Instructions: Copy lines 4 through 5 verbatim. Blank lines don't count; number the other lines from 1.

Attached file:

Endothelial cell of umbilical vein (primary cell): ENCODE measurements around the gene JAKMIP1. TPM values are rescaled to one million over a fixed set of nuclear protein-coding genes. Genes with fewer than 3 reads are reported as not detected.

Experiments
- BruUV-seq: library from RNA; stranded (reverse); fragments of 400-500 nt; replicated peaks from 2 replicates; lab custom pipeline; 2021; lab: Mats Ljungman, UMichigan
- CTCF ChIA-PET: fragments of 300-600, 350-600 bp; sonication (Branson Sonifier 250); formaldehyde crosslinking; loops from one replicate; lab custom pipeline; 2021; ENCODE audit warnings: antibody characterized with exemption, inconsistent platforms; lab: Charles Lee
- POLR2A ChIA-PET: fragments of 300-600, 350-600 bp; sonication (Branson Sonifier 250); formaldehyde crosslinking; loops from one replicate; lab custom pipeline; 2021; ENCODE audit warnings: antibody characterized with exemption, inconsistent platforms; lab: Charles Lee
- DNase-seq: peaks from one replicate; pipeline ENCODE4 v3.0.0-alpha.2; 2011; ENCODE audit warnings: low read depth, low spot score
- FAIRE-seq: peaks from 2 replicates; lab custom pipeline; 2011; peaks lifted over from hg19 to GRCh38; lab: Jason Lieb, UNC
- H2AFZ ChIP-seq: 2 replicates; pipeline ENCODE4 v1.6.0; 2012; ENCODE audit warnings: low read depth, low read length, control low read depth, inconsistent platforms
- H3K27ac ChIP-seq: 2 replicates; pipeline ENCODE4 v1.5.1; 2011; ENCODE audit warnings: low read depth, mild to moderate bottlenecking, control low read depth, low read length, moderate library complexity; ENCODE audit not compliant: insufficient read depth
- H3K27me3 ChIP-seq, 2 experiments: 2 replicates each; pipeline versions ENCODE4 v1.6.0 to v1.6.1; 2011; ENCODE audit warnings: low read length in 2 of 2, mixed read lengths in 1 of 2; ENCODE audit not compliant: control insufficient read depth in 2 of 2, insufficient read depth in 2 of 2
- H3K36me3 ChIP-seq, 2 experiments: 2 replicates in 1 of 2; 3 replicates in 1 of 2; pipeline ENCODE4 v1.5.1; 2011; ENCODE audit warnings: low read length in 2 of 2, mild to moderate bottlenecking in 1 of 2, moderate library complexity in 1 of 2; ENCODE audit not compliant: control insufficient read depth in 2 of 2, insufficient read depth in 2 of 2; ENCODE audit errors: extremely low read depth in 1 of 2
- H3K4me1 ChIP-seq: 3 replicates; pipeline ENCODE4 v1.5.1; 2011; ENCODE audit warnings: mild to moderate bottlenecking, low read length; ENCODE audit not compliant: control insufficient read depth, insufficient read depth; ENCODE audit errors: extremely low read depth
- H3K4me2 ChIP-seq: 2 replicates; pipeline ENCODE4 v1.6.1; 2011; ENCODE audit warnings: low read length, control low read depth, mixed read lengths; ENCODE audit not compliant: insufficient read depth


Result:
- CTCF ChIA-PET: fragments of 300-600, 350-600 bp; sonication (Branson Sonifier 250); formaldehyde crosslinking; loops from one replicate; lab custom pipeline; 2021; ENCODE audit warnings: antibody characterized with exemption, inconsistent platforms; lab: Charles Lee
- POLR2A ChIA-PET: fragments of 300-600, 350-600 bp; sonication (Branson Sonifier 250); formaldehyde crosslinking; loops from one replicate; lab custom pipeline; 2021; ENCODE audit warnings: antibody characterized with exemption, inconsistent platforms; lab: Charles Lee